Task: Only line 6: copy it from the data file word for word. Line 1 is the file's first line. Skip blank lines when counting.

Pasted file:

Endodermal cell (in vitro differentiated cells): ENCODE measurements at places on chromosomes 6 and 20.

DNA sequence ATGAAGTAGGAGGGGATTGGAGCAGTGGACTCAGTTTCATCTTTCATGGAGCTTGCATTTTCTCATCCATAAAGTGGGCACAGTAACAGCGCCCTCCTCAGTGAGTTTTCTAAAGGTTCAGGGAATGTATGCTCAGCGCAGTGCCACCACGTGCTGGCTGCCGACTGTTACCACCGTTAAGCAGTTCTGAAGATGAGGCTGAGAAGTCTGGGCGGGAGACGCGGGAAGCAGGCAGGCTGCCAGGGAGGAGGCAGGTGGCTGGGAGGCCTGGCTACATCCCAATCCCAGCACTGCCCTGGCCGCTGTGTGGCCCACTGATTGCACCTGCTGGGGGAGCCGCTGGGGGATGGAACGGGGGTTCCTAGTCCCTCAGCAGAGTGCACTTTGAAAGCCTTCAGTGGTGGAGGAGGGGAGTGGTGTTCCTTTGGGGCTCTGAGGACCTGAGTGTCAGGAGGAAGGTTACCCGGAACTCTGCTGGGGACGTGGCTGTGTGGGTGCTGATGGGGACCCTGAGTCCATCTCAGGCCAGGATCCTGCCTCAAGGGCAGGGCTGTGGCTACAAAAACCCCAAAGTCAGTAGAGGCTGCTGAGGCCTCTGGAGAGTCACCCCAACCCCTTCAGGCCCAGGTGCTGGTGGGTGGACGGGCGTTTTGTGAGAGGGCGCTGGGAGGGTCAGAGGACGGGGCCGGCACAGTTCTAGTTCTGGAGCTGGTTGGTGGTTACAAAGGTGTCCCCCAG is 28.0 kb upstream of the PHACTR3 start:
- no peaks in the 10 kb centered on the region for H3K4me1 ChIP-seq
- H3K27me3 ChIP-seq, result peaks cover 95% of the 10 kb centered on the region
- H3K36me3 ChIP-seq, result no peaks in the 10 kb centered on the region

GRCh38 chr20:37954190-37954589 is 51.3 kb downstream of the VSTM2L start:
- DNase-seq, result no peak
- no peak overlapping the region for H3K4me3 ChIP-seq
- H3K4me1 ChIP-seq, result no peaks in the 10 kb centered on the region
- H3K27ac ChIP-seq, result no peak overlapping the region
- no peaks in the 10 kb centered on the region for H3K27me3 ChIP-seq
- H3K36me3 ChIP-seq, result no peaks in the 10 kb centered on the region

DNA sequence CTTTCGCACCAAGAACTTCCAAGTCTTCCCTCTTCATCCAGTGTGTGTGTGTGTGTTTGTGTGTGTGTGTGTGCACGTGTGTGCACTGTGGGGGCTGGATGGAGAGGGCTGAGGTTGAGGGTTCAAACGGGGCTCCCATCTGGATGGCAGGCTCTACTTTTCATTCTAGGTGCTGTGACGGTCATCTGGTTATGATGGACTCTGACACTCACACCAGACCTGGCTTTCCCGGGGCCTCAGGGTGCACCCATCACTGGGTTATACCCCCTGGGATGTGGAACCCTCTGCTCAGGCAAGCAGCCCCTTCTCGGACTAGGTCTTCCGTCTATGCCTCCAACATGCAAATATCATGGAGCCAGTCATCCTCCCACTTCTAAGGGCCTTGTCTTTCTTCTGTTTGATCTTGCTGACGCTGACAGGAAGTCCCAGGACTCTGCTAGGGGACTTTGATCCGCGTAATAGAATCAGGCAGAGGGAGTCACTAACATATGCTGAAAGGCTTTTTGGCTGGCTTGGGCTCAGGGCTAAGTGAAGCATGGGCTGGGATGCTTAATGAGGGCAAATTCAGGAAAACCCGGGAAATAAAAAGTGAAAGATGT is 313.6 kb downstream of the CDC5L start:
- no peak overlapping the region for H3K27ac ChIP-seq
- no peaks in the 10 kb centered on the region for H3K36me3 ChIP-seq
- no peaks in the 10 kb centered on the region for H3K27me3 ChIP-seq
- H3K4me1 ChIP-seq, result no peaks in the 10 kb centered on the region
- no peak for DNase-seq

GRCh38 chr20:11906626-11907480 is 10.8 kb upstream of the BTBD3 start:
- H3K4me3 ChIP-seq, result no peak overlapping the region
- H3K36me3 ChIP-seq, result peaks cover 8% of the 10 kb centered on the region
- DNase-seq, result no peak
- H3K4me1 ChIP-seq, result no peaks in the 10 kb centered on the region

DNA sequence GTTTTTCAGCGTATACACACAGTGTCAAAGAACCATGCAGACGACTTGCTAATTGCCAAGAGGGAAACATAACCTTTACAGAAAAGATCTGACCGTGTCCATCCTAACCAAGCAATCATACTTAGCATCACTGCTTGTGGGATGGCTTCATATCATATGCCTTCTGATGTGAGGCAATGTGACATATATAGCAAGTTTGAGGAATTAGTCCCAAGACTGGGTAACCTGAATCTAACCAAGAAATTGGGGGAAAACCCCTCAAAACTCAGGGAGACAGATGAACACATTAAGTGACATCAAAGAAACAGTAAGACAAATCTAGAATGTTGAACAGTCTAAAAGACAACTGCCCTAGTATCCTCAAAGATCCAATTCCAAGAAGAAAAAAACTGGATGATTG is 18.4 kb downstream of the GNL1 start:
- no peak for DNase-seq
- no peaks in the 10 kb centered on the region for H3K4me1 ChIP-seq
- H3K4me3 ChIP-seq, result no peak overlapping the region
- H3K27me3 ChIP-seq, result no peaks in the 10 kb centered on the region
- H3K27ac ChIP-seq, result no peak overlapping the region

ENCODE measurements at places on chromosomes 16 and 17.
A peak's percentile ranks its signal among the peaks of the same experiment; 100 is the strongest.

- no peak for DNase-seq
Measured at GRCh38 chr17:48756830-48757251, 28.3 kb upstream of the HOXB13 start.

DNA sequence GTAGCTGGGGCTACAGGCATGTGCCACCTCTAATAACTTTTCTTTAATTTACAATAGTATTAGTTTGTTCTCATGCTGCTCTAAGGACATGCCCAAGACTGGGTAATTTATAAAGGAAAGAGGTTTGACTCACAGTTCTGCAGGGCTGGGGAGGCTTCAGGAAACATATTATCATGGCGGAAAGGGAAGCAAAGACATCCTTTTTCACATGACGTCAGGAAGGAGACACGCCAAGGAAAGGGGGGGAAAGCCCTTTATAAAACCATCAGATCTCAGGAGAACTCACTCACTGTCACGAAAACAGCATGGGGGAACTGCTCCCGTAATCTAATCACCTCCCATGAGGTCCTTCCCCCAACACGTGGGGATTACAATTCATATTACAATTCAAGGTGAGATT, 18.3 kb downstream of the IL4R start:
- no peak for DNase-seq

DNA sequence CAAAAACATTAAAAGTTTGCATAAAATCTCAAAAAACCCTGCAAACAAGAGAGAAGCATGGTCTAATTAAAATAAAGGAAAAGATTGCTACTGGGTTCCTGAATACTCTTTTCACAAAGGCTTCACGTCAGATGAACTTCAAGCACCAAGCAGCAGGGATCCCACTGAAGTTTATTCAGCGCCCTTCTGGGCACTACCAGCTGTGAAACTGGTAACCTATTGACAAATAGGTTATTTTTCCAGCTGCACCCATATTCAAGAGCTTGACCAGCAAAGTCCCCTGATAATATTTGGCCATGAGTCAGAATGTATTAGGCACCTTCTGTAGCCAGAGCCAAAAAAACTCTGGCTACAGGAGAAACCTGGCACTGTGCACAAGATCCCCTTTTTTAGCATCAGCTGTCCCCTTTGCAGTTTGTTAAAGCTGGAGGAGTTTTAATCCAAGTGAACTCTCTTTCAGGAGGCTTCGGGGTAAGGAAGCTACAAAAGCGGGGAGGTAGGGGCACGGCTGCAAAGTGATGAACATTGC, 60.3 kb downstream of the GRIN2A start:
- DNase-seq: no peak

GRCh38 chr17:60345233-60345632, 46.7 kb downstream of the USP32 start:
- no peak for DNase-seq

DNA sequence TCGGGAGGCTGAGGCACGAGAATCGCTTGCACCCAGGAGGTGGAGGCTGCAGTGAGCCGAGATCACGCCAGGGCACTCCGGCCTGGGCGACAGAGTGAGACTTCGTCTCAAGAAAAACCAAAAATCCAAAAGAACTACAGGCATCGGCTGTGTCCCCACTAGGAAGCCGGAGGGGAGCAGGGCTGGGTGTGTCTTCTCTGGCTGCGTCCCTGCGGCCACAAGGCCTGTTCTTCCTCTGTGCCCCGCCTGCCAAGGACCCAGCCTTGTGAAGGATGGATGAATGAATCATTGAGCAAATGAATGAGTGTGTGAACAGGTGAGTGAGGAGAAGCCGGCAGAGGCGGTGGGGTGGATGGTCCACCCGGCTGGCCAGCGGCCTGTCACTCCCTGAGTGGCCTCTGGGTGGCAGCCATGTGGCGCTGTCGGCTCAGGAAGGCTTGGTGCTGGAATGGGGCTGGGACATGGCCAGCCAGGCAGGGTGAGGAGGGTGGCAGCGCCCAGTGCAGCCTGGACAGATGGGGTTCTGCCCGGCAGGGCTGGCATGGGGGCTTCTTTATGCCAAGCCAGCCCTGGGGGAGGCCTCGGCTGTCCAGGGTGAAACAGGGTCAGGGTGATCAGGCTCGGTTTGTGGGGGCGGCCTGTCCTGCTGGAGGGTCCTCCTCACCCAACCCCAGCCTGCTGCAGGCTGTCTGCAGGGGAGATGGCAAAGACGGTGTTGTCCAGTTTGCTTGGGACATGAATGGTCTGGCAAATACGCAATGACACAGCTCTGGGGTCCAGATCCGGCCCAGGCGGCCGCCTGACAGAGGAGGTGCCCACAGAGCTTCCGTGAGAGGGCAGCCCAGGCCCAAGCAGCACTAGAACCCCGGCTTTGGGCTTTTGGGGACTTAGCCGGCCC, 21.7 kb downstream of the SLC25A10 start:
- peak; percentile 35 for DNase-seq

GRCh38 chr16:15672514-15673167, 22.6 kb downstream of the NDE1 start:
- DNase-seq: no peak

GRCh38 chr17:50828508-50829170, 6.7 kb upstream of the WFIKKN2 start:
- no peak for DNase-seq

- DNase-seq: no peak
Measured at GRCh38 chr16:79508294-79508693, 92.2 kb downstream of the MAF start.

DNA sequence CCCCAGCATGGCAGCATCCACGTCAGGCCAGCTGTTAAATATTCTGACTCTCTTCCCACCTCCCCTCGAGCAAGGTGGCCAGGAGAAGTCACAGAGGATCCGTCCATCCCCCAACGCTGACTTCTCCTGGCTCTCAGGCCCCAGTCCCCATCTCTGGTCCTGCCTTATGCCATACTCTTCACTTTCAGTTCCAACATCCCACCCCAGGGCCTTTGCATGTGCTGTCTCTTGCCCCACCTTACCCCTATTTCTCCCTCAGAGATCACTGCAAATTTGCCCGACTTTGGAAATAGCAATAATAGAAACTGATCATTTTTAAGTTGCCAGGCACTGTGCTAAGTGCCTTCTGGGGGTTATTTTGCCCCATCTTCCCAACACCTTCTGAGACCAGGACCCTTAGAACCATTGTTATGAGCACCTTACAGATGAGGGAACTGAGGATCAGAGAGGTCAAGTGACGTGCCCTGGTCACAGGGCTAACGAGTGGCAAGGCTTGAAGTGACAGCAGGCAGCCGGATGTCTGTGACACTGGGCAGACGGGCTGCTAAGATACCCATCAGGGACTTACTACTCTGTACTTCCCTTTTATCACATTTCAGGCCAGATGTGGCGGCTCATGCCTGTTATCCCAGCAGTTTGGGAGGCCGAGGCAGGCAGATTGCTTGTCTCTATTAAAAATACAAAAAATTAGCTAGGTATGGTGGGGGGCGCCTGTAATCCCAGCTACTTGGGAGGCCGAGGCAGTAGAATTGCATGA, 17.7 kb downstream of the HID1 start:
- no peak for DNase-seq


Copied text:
GRCh38 chr20:37954190-37954589 is 51.3 kb downstream of the VSTM2L start: